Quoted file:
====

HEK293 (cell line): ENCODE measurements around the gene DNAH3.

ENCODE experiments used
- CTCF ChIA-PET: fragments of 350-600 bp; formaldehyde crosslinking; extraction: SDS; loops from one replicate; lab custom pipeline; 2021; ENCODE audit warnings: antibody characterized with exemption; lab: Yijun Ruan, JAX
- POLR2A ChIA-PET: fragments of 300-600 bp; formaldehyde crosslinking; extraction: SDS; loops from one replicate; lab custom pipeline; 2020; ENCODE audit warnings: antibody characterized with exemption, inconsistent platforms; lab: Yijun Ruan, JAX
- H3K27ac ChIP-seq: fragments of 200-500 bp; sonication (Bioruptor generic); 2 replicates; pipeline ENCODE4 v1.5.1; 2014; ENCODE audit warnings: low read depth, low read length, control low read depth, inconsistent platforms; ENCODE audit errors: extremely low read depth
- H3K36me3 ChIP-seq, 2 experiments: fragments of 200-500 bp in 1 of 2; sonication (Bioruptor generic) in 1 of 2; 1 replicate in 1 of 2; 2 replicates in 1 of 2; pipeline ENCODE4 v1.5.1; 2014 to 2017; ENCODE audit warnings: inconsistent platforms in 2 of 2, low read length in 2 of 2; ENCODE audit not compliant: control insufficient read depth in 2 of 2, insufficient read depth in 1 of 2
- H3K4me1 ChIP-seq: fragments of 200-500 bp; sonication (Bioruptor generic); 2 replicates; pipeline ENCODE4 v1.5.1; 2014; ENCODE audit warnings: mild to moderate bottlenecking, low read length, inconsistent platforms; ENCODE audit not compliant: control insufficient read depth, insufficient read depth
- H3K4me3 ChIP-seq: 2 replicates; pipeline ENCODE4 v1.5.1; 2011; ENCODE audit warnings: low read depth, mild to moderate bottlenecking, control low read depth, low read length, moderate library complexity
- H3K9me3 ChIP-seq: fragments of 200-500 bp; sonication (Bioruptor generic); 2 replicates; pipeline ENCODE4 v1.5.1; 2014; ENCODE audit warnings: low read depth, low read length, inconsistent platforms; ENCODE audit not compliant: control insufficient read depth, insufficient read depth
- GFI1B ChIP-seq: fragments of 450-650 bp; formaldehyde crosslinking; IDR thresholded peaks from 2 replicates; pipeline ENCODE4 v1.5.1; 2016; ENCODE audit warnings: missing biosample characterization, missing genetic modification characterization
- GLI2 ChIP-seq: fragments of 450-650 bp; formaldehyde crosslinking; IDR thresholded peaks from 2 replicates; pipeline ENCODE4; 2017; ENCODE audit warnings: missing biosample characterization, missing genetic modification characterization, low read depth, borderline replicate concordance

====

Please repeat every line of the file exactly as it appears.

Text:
HEK293 (cell line): ENCODE measurements around the gene DNAH3.

ENCODE experiments used
- CTCF ChIA-PET: fragments of 350-600 bp; formaldehyde crosslinking; extraction: SDS; loops from one replicate; lab custom pipeline; 2021; ENCODE audit warnings: antibody characterized with exemption; lab: Yijun Ruan, JAX
- POLR2A ChIA-PET: fragments of 300-600 bp; formaldehyde crosslinking; extraction: SDS; loops from one replicate; lab custom pipeline; 2020; ENCODE audit warnings: antibody characterized with exemption, inconsistent platforms; lab: Yijun Ruan, JAX
- H3K27ac ChIP-seq: fragments of 200-500 bp; sonication (Bioruptor generic); 2 replicates; pipeline ENCODE4 v1.5.1; 2014; ENCODE audit warnings: low read depth, low read length, control low read depth, inconsistent platforms; ENCODE audit errors: extremely low read depth
- H3K36me3 ChIP-seq, 2 experiments: fragments of 200-500 bp in 1 of 2; sonication (Bioruptor generic) in 1 of 2; 1 replicate in 1 of 2; 2 replicates in 1 of 2; pipeline ENCODE4 v1.5.1; 2014 to 2017; ENCODE audit warnings: inconsistent platforms in 2 of 2, low read length in 2 of 2; ENCODE audit not compliant: control insufficient read depth in 2 of 2, insufficient read depth in 1 of 2
- H3K4me1 ChIP-seq: fragments of 200-500 bp; sonication (Bioruptor generic); 2 replicates; pipeline ENCODE4 v1.5.1; 2014; ENCODE audit warnings: mild to moderate bottlenecking, low read length, inconsistent platforms; ENCODE audit not compliant: control insufficient read depth, insufficient read depth
- H3K4me3 ChIP-seq: 2 replicates; pipeline ENCODE4 v1.5.1; 2011; ENCODE audit warnings: low read depth, mild to moderate bottlenecking, control low read depth, low read length, moderate library complexity
- H3K9me3 ChIP-seq: fragments of 200-500 bp; sonication (Bioruptor generic); 2 replicates; pipeline ENCODE4 v1.5.1; 2014; ENCODE audit warnings: low read depth, low read length, inconsistent platforms; ENCODE audit not compliant: control insufficient read depth, insufficient read depth
- GFI1B ChIP-seq: fragments of 450-650 bp; formaldehyde crosslinking; IDR thresholded peaks from 2 replicates; pipeline ENCODE4 v1.5.1; 2016; ENCODE audit warnings: missing biosample characterization, missing genetic modification characterization
- GLI2 ChIP-seq: fragments of 450-650 bp; formaldehyde crosslinking; IDR thresholded peaks from 2 replicates; pipeline ENCODE4; 2017; ENCODE audit warnings: missing biosample characterization, missing genetic modification characterization, low read depth, borderline replicate concordance